I just visited Centenary this past weekend to attend my Grandfathers funeral. His mother was Isola Davis and there are currently many decendents of her living in the town. I am still learning about the history of my family and I stumbled upon your article. I know the legette family was very prominent and Joe David Legette was a white man, my grandfathers father, who had six kids with Isola davis. I noticed while I was there the Legette store, which was one of the broken down buildings in the area right near my family’s farm. I also discovered I probably have over 100 cousins, many of them still living in or nearby Centenary, and many with the name Davis. I’d also like to know if these buildings are related to my family, and now i wish i saw your article last week so I could have asked while I was down there. I’m from Massachusetts and am going to try to spend some time there in the spring or summer and get to know some of the family I just met for the first time this weekend. If you’re still interested in the area and think we could swap some information feel free to contact me

  6. Megan says:

    Hi Kaitlin,
    I’m one of the new ORISE historic preservation specialists at Fort Bragg CRMP (well, not really new–I’ve been there about a year and a half). Anyway, came across your blog because I’ve recently started blogging as well (more of a personal blog, but I still hope to post a lot about preservation and architectural history). Thought I’d drop in and say hi!

  7. HillBillyPhylli says:

    ok, kaitlin…..ask me ANYTHING about Centenary. what i don’t know, i’ll go next door and ask…..and so on….:)

  8. tenacioustins says:

    Hi Kaitlin,

    I emailed you about the house in Weathersfield the other day…just wanted to let you know that I did…I accidentally spelled your name the wrong way…oops! Anyway, hope you got it! Love your blog!

  9. Sara says:

    Might I suggest that you let us know the address of the homes you show? I was showing this site to my elderly father who has quite a bit of knowledge of properties and history in his area, and for him, knowing at least a road would be helpful to give him an idea of who lived in that area, etc.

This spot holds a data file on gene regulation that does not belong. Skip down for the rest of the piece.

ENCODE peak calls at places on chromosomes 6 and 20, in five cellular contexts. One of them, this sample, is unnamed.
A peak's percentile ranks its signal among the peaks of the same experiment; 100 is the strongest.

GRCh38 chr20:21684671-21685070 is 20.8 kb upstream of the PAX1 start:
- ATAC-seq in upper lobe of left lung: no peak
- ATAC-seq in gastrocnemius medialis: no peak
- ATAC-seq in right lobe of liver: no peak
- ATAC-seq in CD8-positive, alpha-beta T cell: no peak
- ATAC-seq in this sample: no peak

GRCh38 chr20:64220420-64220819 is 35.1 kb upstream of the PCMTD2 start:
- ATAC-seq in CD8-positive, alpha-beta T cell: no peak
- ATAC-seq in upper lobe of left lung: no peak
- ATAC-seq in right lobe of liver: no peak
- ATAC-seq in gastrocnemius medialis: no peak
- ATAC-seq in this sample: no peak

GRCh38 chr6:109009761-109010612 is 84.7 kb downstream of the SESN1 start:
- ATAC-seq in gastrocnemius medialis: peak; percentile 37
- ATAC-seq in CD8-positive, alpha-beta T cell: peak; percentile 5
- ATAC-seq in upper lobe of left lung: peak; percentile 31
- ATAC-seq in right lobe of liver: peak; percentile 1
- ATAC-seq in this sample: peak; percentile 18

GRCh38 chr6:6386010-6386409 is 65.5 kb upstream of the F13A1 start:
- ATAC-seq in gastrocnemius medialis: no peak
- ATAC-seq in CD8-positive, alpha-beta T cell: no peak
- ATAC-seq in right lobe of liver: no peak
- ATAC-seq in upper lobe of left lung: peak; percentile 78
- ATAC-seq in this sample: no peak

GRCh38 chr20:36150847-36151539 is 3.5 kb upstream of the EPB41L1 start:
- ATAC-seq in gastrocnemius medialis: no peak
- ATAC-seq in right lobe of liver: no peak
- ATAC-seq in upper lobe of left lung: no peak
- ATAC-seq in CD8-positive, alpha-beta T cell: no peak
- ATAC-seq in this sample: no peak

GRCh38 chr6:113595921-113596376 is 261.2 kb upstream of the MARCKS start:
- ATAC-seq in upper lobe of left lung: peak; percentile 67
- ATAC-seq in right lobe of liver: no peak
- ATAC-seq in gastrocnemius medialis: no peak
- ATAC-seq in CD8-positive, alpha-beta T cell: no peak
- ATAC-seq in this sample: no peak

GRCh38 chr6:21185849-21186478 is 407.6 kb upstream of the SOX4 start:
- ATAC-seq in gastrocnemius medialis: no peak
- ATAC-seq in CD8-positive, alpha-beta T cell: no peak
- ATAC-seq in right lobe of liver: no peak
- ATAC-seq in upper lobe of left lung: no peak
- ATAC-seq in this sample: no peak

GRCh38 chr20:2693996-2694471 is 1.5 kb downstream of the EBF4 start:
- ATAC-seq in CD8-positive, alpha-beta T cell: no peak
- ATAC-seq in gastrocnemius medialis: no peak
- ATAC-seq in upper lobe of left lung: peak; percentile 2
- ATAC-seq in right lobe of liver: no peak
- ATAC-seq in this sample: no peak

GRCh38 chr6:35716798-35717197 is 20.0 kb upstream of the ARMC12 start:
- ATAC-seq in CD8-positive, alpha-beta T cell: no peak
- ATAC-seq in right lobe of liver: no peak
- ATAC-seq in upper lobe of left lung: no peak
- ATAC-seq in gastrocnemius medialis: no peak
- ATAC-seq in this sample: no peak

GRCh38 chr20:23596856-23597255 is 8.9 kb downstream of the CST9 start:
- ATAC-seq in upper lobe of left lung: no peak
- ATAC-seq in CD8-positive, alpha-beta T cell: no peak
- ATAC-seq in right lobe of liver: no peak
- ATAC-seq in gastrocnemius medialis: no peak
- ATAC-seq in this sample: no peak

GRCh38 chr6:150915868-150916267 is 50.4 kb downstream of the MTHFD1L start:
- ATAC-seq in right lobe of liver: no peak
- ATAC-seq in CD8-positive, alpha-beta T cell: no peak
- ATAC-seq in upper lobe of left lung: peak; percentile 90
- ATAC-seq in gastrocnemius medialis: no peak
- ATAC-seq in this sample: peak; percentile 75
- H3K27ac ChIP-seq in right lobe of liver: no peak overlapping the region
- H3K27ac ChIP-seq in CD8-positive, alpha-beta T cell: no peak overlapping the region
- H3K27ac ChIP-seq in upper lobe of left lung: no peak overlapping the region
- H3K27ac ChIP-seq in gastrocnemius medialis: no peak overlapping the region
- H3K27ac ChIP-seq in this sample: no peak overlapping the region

10. regina carroll says:

    loved your info on northern homes corporation. My daughter just bought an old house and i stumbled upon the same black metal sign (listing the serial no.) on her wall. is there anyway i can find more info on her specific model with the serial number?

  11. Marie Thompson Hart says:

    I just came across your web site. My Mom ( Dad ) Owns the Sap Shack on 107.The back of it was where a storage tank was, it held sap.I have very good memory’s of this place.I miss it mostly in the Spring. My name is Marie Thompson Hart.

  12. devin says:

    After googling abandoned house as a keyword I found this site, I love the thinking the eerie feeling as I look and imagine who has engrained memories into the wood and earth of these buildings, I feel eerie and I also feel sad to see buildings so old in history and often wonder who grew up as children with warm memories of the living in Vermont, when they become abandoned for so long and ‘lost’ its sad to think of any of these buildings losing there long grip in the history of what so many lives or even one existed in. I feel a longing and deep curiosity into history and these houses, when there gone so are the people who once grew up in them. im saving this site!!!

  13. Joanne Terpening Kerby says:

    My mother used to go to the old abandoned church on Airport rd in East or North Clarendon VT as a little girl. She was born in 1920 so went there years to 1939 when Fred Vaughan died who lived across the street at 1357. He was an officer of that church. I would like to know who takes care of it also. I visited there in 1985 with my mother, Ruth Terpening. Fred was my grandmother Lois Vaughan Nason’s brother. I would like to see photos of the inside. And may I have permission to copy your beautiful photos? Thank you for taking them.

    • Kaitlin says:

      Hi Joanne,

      Thanks for the history! I love that little church. Yes, of course, you can use the photos. Let me know if you need originals. I’m happy to share.